Another task completed, for now.

Hooray - I have just completed the most difficult, least favourite task of all, revising my "personal statement" for an exhibition.  I always put off doing it until the last moment, and still manage to take a couple of days to get it sorted.  Most of the time is spent on avoidance tactics: waiting for the computer to load, updating the antivirus, making cups of tea, and even doing housework.  There is something completely off-putting about having to write about painting.  To paraphrase Lucien Freud, caught unawares on television years ago (in the Serpentine Gallery?), "if I could write about it, I wouldn't need to paint it".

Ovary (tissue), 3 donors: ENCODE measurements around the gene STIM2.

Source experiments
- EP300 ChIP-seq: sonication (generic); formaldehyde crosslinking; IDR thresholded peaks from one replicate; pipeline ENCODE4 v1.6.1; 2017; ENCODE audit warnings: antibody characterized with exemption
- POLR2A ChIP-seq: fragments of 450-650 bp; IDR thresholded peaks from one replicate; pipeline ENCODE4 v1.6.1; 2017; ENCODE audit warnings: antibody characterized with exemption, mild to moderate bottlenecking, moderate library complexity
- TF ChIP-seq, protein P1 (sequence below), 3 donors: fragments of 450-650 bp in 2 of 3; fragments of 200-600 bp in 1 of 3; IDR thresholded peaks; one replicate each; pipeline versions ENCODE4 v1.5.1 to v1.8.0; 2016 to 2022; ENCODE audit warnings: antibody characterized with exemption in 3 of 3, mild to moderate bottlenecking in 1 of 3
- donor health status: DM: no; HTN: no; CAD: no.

So back to the far more pleasurable activity of making work, and the last touches to the last few monoprints.  These are a sort of map, based on the tiny sketch in the 1852 document relating to the transfer of the land on which stands my house: " a rood and a perch, or thereabouts". That's about a third of an acre, or 0.129 hectares, according to the recent maps.

Monoprinting is a fairly high-risk procedure, given that the potential for complete disaster exists at every stage of the process.  With an etching or relief print most of the work goes into making the plate, and you're generally fairly safe once it's completed.  Any failures of printing can be replaced with another piece of paper until the edition is finished, or you can pretend you only ever meant to do an edition of 17. A monoprint can be wrecked at the last minute, and, by definition, there's only one. One solution is to work on three or four similar images at once, but even then something seems to happen to the "best" print at the last stage. Perhaps that's part of the fun?